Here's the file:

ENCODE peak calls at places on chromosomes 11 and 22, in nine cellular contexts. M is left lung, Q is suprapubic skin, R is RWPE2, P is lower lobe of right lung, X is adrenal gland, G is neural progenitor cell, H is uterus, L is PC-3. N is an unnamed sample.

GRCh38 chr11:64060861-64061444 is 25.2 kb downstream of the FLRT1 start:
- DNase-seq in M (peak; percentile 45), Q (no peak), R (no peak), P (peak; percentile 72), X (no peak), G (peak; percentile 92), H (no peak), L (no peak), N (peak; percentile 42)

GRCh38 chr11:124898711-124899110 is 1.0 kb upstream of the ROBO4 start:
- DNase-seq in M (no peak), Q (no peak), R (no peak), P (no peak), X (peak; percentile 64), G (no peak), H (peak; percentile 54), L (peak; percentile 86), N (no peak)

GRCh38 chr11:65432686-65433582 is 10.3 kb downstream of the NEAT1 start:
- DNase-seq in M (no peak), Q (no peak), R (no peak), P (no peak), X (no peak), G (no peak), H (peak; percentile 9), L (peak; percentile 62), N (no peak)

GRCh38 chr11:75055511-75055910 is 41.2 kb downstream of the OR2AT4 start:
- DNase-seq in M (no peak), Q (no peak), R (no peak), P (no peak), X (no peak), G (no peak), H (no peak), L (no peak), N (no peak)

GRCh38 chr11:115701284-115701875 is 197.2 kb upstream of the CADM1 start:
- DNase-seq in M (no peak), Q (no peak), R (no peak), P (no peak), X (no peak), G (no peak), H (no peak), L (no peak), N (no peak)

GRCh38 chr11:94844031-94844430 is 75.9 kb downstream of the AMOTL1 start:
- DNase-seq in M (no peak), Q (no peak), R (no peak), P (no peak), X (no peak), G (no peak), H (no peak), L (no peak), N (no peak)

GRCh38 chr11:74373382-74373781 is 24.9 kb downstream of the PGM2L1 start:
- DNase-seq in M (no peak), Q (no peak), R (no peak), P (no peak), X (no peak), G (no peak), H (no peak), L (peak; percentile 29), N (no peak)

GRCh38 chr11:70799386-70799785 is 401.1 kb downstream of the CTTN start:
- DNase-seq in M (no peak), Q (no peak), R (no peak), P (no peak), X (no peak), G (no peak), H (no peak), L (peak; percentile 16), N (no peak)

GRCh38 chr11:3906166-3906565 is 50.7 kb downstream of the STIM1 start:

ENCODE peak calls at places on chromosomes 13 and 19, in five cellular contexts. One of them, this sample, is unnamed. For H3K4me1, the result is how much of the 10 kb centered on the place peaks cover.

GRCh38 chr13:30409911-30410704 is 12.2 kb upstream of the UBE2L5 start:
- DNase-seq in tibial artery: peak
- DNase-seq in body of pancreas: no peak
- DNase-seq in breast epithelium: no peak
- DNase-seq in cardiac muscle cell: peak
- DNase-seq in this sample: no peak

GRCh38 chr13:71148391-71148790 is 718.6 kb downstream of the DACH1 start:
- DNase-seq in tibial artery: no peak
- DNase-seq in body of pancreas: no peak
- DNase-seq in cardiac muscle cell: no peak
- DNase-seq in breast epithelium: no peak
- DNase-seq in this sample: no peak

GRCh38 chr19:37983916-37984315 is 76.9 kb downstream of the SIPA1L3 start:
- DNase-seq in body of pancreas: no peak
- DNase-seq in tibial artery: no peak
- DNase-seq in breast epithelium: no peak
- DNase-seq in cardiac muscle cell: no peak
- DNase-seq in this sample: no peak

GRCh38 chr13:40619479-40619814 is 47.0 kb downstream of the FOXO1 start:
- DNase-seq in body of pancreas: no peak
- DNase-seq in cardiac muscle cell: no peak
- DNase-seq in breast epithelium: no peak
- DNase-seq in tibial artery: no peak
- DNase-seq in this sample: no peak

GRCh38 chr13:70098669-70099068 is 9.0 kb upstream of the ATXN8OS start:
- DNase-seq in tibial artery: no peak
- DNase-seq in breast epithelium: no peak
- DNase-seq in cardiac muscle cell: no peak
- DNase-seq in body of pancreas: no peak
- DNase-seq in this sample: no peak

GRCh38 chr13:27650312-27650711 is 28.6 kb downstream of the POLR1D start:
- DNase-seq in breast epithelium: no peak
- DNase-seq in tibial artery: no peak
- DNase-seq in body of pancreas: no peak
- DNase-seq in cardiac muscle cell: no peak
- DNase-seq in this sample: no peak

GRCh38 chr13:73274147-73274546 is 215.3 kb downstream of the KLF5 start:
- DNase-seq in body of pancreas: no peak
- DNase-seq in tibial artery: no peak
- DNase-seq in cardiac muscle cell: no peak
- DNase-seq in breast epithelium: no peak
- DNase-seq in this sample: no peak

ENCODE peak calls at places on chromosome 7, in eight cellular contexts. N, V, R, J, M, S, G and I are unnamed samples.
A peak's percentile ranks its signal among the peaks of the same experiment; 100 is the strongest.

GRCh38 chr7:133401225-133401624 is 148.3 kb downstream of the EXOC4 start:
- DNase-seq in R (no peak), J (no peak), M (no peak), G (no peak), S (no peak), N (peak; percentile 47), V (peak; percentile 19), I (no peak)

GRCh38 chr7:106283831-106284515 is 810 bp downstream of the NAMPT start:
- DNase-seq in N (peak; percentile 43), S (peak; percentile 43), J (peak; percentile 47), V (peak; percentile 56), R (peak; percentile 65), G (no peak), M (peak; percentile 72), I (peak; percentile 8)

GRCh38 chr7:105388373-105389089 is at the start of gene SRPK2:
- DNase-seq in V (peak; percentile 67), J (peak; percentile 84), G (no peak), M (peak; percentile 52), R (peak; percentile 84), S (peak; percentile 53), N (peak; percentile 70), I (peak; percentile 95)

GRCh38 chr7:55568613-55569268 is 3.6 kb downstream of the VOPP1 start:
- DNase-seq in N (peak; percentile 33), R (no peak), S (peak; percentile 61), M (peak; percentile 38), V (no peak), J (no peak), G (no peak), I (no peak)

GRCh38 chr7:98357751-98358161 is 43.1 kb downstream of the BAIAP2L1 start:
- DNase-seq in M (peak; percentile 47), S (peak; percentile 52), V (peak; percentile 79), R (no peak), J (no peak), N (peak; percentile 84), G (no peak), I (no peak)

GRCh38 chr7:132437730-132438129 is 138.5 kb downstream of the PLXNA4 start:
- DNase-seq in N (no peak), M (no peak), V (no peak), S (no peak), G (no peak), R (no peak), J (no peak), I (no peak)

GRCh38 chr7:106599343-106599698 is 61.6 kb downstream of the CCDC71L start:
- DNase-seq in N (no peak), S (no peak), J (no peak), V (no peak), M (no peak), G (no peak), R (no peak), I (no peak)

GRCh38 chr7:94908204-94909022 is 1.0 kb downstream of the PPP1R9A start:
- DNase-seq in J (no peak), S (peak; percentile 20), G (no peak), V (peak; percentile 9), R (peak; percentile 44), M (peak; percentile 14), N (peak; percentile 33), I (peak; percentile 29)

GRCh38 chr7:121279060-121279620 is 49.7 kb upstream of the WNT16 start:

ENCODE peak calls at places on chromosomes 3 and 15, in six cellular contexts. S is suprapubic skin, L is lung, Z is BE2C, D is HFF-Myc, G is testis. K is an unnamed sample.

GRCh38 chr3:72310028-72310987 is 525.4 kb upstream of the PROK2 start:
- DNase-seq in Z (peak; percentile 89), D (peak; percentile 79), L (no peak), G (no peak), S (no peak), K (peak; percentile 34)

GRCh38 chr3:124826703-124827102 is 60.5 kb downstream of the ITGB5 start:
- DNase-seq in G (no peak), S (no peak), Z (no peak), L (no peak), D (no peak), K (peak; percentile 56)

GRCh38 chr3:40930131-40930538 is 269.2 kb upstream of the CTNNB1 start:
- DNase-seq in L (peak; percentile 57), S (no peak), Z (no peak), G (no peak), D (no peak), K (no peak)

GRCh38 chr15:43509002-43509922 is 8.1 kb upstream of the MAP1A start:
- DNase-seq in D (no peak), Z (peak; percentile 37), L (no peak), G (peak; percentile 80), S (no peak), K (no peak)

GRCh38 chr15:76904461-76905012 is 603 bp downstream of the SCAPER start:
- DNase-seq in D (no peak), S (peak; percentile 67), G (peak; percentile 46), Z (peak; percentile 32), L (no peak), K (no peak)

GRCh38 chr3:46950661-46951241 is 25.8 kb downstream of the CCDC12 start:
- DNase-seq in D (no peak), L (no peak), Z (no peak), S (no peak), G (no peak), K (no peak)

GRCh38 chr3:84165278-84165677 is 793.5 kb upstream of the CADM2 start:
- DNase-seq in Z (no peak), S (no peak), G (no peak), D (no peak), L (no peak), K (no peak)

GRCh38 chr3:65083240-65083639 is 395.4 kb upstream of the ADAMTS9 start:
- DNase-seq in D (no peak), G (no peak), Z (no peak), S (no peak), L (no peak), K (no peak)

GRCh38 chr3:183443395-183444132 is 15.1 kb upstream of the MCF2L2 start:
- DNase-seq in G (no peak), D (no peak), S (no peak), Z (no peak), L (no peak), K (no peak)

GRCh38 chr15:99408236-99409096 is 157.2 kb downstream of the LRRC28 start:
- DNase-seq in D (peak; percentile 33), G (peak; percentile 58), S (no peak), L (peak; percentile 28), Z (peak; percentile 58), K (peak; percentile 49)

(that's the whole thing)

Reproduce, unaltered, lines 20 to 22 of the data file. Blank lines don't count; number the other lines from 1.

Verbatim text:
GRCh38 chr13:30409911-30410704 is 12.2 kb upstream of the UBE2L5 start:
- DNase-seq in tibial artery: peak
- DNase-seq in body of pancreas: no peak